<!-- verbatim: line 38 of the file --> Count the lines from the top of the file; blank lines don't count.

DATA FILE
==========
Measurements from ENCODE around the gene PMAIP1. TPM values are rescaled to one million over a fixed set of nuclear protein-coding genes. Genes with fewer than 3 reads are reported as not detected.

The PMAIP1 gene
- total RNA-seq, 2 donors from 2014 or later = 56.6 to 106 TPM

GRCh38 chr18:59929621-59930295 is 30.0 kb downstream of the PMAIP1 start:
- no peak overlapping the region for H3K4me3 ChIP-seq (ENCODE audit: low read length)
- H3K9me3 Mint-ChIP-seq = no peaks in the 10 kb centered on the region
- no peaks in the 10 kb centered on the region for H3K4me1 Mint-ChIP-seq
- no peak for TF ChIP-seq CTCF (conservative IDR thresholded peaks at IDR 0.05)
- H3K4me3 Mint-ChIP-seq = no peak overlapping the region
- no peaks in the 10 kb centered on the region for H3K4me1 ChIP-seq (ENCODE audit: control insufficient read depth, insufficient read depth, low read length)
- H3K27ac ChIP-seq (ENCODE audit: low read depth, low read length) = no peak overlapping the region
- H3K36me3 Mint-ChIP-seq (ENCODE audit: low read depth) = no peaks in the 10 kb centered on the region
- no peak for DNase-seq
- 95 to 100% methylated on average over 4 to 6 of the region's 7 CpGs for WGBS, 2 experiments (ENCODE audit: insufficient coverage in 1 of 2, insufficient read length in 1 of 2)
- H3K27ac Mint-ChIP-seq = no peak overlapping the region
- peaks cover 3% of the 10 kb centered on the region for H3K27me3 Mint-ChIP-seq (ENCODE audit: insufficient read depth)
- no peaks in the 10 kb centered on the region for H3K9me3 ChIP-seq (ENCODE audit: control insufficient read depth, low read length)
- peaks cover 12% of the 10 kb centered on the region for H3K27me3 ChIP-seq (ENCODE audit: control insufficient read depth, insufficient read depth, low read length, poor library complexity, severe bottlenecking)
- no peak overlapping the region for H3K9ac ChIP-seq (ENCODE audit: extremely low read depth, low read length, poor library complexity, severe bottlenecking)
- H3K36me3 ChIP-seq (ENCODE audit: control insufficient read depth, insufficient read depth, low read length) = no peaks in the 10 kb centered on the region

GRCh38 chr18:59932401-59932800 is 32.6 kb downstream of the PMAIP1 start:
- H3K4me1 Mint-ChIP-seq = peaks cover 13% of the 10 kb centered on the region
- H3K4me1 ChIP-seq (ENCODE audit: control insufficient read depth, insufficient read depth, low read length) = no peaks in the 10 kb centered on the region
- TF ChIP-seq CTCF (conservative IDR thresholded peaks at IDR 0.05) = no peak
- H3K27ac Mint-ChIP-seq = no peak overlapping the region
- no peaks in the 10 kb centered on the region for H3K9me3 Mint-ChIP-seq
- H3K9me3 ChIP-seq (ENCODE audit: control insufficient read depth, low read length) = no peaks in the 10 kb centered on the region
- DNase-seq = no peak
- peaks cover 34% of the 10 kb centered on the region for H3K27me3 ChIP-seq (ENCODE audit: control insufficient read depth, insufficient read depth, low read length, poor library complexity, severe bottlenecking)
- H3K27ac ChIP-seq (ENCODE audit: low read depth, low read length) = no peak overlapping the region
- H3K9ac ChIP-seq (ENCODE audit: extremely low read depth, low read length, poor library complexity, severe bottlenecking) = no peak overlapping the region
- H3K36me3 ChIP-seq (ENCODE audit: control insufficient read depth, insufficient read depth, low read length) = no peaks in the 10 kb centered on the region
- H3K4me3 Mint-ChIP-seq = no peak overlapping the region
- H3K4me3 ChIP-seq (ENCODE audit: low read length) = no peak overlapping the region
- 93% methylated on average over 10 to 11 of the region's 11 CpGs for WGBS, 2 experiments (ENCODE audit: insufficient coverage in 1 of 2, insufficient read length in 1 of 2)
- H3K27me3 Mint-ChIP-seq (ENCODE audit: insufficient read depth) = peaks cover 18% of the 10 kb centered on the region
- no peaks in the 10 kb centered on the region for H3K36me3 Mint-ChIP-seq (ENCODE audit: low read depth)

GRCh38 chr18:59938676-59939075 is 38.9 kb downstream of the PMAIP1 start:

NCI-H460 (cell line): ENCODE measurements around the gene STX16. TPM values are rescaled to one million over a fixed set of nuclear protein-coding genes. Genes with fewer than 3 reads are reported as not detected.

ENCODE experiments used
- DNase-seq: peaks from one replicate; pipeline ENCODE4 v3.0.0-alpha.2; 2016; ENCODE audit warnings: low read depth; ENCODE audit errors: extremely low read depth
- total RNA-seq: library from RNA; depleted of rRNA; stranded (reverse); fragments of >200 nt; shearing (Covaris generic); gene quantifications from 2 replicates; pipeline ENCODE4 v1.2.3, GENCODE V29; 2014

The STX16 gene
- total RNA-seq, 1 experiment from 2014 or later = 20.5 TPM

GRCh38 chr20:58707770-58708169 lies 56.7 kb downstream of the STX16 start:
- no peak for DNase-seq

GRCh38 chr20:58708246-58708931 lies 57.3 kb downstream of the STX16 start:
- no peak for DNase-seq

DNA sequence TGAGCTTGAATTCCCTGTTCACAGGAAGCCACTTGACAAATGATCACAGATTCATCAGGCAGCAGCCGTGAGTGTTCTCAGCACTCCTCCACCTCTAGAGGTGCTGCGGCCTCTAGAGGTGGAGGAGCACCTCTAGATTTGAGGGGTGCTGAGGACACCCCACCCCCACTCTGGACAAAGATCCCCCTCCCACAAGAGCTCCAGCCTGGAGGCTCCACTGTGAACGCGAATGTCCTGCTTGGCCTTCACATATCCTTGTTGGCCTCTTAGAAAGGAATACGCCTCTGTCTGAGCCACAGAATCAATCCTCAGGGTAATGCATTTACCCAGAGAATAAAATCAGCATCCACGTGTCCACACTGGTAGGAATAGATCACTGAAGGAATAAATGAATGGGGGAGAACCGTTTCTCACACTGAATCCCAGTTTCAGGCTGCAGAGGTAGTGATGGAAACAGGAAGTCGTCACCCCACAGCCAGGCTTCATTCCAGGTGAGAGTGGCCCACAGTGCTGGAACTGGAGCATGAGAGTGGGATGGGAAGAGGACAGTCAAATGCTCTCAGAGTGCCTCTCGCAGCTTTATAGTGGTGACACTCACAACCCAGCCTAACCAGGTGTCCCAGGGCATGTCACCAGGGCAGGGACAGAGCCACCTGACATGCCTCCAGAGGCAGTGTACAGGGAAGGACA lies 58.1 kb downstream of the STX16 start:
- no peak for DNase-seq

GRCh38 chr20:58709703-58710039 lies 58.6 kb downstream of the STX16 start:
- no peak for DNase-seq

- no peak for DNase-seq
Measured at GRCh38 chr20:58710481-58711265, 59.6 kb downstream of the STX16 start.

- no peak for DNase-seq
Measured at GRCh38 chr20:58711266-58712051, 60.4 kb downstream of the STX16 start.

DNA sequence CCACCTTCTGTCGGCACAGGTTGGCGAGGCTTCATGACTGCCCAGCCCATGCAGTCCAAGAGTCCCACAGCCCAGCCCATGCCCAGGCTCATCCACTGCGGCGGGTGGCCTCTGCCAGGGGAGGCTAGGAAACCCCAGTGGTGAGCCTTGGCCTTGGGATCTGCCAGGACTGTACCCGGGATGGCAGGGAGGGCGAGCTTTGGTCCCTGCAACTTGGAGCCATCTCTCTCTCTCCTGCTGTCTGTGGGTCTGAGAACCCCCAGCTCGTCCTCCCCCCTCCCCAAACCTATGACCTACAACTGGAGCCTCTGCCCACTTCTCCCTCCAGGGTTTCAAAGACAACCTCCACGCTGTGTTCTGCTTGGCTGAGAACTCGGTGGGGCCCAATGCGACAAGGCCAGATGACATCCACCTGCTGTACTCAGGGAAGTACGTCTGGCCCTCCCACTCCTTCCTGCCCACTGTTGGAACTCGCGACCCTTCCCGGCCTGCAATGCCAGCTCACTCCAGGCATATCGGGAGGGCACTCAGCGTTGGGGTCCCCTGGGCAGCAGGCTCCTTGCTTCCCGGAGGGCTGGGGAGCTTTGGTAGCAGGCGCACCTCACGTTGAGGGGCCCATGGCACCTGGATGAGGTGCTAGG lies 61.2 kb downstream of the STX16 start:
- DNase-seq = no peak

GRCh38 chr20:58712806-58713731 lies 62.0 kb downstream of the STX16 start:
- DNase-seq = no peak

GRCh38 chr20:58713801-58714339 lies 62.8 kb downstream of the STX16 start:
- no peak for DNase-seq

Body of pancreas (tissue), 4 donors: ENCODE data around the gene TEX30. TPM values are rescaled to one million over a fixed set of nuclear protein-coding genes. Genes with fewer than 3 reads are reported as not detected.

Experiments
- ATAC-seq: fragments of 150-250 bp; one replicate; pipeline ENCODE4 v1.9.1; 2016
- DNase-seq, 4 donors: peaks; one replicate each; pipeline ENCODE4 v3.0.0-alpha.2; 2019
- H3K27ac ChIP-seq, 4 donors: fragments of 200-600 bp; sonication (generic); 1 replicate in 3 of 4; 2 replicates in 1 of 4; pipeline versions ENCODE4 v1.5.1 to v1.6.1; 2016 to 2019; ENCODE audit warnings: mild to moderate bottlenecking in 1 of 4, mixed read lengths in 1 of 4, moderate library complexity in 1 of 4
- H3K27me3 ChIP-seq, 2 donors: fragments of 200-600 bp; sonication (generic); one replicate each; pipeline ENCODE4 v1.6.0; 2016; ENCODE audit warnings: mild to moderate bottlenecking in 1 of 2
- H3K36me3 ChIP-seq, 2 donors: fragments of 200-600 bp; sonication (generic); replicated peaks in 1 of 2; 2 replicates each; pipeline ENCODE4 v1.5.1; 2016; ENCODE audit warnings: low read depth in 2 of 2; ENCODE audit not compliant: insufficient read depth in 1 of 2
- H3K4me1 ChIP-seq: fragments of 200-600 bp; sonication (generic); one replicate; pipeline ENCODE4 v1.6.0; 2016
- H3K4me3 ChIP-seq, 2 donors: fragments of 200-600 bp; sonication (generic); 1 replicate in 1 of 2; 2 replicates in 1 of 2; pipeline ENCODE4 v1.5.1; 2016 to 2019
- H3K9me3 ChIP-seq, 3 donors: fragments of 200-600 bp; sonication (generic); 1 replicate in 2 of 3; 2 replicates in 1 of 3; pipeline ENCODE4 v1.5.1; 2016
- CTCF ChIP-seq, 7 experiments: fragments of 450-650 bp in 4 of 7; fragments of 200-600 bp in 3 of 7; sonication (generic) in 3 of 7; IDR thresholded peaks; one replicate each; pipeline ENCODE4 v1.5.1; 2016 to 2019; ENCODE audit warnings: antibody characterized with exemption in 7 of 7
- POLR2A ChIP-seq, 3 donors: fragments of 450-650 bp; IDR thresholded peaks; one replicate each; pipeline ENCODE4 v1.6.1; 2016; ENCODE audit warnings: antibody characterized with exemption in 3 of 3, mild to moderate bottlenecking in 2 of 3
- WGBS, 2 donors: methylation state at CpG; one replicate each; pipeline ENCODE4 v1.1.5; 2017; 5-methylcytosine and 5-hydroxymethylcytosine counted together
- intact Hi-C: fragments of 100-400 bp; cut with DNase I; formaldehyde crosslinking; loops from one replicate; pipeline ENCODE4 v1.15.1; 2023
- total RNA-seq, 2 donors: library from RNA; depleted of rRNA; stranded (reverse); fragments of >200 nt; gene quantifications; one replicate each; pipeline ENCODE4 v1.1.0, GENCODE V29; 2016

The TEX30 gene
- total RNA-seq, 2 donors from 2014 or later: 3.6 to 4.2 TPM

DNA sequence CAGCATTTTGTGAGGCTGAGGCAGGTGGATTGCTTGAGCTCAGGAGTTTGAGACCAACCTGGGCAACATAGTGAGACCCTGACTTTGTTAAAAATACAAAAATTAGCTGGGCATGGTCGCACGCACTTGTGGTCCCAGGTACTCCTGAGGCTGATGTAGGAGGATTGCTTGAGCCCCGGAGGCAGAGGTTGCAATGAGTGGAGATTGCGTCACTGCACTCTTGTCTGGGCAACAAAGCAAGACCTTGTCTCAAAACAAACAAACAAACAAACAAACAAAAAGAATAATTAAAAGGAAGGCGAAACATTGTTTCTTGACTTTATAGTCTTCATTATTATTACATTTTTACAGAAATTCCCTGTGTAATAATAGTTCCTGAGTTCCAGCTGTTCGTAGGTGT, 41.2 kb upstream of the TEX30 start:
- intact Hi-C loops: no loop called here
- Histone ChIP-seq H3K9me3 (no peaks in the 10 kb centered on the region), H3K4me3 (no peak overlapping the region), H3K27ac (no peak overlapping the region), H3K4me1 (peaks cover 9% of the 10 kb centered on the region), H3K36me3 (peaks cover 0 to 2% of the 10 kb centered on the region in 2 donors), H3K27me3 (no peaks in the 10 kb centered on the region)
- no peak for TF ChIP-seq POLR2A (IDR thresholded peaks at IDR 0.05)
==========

GRCh38 chr18:59938676-59939075 is 38.9 kb downstream of the PMAIP1 start: